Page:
Sustainability is a key buzzword in business at the moment. Implemented properly it can drive profitability, attract new customers and highly talented employees, reduce costs and boost morale. Sustainable business practices have also been known to increase efficiency, all while doing good for the local and global environment. So what can your business do to promote and encourage sustainability?
1. EMPOWER YOUR EMPLOYEES
When it comes to implementing change in business, communication with your employees is critical. Explain how and why you will be making changes and provide insight regarding the benefits of introducing new processes and procedures. One of the most important first steps when it comes to adopting sustainable practices is creating organizational-wide buy in and understanding. Encourage your employees to provide leadership in moving towards sustainability and give them the opportunity to share their ideas, whether that’s online, via a drop box or in company meetings.
2. FORMALIZE YOUR COMMITMENT TO SUSTAINABILITY
Many organizations shy away from making a formal commitment to sustainability until they have reached a set level of ‘green’ or have experienced notable improvements. However, it’s important to demonstrate that you are committed to sustainability and making an official statement to this end holds your organization to a standard. Be mindful not to mislead your clients, and stress that sustainability is not a destination but rather a process. “The most honest statement regarding sustainability a business can make is that it is more socially and environmentally responsible today than it was yesterday and will be even more so tomorrow,” advises the North Carolina Centre for Sustainable Tourism. By making your commitment to sustainability official, you are more likely to see continued improvements.
3. TURN OFF LIGHTS AND ELECTRONICS
It may seem obvious but one of the most simple and effective ways to reduce your company’s environmental impact is to turn off lights and electronics when they’re not in use. The best way to do this is to get all of your employees involved in the initiative, but to also give one designated member of staff the task of ensuring all lights and electronics are off at the end of the day. In an office environment especially, there can be multiple workstations and pieces of equipment that need turning off (for example printers, televisions, desktops, projectors and DVD players). Adding power strips to these electronics means that they can all be turned off from one source making power conservation much easier. Finally, turning down heating or cooling systems when nobody is in the building will lead to considerable savings – talk to your provider about timing systems and green alternatives.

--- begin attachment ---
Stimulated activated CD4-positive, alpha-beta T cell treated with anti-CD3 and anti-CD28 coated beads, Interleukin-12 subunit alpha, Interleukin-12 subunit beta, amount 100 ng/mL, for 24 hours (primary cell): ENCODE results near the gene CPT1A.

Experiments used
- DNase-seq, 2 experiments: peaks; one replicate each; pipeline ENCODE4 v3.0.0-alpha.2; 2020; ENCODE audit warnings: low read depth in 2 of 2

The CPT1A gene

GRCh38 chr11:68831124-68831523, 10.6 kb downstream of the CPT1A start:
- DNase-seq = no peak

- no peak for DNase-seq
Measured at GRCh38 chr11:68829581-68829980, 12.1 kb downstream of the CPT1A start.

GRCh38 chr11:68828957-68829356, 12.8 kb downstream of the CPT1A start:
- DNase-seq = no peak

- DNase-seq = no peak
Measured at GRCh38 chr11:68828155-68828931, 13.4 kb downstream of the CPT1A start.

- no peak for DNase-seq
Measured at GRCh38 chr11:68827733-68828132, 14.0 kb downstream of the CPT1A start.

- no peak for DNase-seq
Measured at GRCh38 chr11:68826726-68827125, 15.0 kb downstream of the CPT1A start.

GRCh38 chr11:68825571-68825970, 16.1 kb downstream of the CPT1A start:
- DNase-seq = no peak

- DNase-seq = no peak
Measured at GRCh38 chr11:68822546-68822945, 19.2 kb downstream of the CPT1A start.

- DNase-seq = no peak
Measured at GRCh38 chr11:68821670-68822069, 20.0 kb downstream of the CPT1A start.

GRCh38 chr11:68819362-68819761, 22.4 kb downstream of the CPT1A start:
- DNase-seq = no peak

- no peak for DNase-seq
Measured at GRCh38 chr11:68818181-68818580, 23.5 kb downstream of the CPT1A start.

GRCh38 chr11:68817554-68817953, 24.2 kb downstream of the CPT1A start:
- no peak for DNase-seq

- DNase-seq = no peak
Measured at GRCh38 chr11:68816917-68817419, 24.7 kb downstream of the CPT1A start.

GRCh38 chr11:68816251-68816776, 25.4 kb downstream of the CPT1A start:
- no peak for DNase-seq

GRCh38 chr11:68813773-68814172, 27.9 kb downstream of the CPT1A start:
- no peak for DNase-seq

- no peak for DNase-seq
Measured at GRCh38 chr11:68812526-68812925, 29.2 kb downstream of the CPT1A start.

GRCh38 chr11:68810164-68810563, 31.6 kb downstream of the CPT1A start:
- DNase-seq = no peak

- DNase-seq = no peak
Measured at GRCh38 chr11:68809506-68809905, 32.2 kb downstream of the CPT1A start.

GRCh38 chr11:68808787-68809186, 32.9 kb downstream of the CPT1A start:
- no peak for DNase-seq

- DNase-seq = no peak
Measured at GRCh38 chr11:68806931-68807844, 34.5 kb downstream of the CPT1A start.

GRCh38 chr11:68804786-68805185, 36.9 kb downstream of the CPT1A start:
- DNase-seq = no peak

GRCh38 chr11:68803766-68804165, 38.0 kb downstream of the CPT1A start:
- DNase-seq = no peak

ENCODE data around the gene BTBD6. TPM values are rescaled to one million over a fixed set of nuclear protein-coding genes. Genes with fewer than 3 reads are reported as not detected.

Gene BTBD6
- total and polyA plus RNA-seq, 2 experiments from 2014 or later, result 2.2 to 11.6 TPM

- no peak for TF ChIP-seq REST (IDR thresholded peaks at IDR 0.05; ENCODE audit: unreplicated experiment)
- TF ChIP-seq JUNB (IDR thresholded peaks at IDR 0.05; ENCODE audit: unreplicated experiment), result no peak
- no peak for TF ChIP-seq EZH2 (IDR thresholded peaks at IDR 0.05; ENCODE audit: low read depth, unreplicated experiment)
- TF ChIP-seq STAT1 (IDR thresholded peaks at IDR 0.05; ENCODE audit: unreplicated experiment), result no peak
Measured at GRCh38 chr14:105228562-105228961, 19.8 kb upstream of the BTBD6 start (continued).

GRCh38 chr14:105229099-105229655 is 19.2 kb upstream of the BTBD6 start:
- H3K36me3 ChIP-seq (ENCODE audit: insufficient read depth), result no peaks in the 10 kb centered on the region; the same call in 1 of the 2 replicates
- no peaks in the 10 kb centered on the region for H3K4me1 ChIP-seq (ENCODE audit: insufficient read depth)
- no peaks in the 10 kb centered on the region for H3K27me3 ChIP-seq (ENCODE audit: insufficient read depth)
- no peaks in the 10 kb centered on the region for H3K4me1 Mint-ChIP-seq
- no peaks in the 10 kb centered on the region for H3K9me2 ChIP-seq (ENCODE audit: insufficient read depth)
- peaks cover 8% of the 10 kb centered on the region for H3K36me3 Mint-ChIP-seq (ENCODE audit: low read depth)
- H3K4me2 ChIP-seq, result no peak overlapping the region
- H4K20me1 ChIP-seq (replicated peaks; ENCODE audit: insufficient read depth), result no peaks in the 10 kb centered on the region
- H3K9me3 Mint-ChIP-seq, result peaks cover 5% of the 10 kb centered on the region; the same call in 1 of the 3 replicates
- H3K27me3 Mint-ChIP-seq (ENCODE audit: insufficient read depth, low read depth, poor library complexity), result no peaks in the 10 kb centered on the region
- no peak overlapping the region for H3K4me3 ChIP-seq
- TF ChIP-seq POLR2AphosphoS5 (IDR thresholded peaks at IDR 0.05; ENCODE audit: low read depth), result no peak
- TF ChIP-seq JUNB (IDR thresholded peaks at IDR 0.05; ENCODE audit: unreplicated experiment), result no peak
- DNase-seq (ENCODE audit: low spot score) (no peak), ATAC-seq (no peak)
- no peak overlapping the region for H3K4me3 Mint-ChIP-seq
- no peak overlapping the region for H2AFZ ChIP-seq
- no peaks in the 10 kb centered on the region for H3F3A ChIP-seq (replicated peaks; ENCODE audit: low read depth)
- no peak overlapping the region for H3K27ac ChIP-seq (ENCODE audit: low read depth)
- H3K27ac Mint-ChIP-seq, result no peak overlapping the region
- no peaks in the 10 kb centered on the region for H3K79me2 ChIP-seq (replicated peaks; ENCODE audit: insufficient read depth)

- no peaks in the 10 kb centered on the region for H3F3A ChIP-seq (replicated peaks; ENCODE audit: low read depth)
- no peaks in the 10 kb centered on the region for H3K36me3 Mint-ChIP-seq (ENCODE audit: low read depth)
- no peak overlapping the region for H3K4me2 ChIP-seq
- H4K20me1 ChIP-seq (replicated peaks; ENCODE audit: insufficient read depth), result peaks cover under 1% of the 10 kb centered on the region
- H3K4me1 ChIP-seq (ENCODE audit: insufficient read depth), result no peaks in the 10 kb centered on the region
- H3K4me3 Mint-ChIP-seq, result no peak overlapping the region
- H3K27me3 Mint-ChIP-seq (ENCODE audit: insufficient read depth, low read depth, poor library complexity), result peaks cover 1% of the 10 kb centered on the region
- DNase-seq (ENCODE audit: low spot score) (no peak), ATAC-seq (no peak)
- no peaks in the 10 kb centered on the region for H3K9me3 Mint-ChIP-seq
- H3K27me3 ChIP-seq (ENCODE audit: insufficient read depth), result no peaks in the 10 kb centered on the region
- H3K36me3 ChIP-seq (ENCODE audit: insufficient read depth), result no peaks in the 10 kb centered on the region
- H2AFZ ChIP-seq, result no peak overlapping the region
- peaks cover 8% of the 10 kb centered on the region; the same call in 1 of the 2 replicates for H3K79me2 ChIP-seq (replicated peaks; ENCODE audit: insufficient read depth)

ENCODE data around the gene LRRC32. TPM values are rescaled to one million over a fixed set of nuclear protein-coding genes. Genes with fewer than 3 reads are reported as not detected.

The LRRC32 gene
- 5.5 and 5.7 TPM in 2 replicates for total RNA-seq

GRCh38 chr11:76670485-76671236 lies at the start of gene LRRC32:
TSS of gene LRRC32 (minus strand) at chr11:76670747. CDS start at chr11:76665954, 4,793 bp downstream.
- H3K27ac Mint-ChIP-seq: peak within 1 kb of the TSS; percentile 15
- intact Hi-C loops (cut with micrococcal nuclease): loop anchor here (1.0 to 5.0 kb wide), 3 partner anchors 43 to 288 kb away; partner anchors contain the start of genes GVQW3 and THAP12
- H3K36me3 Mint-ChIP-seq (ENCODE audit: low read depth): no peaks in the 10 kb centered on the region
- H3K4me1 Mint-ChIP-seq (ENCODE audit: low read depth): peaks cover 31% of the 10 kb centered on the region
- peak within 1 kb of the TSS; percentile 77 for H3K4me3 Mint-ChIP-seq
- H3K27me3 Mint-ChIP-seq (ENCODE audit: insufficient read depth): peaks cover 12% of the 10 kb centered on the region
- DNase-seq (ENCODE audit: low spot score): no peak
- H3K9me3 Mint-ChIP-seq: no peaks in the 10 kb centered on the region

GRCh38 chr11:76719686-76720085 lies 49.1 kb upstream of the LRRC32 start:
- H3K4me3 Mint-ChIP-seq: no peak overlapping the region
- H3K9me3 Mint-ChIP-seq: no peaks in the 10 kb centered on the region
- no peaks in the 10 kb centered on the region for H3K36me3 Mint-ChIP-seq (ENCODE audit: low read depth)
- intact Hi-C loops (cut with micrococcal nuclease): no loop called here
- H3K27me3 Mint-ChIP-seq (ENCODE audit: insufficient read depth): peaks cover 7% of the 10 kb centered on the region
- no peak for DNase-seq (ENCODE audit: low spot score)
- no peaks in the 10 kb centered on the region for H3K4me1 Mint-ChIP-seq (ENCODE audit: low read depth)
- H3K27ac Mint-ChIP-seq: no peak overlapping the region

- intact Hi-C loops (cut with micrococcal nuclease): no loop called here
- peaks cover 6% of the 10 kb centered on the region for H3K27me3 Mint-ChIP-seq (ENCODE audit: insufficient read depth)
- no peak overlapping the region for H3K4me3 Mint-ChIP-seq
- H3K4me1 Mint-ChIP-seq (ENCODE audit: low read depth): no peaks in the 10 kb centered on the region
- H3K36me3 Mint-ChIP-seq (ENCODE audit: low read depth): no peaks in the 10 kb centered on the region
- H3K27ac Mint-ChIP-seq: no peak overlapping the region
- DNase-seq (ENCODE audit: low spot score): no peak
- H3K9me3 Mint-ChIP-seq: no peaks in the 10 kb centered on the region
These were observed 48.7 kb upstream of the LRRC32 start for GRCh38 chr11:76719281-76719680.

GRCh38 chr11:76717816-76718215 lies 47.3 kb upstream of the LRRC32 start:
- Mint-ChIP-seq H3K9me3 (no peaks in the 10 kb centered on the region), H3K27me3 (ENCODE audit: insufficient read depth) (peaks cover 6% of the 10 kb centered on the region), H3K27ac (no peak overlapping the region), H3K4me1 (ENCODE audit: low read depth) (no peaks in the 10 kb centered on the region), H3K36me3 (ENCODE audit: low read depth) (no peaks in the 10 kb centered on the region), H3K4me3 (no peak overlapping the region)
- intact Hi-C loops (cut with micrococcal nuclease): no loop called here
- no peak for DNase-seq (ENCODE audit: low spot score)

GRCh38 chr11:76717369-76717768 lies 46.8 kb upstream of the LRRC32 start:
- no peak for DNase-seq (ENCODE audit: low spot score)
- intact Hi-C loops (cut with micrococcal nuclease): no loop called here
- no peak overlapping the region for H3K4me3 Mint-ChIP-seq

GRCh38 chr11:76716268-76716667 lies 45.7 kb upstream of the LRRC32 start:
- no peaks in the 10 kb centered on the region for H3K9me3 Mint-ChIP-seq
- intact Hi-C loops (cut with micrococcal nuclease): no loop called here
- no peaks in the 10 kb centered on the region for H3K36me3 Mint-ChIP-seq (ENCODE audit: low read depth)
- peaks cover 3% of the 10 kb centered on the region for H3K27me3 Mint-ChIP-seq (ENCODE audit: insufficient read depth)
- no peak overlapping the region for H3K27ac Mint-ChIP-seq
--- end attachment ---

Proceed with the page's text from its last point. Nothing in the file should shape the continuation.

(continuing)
4. GO ENERGY EFFICIENT
Even small steps such as installing energy efficient light bulbs can help reduce your carbon footprint and your utility bills. Before making the switch on a grand scale, test a number of different options in different places in the office. While sustainability has to be a priority, it cannot hinder productivity or indeed safety in more manual environments. Motion sensor lighting solutions are also gaining in popularity – as soon as people leave an area the lights will turn themselves off automatically.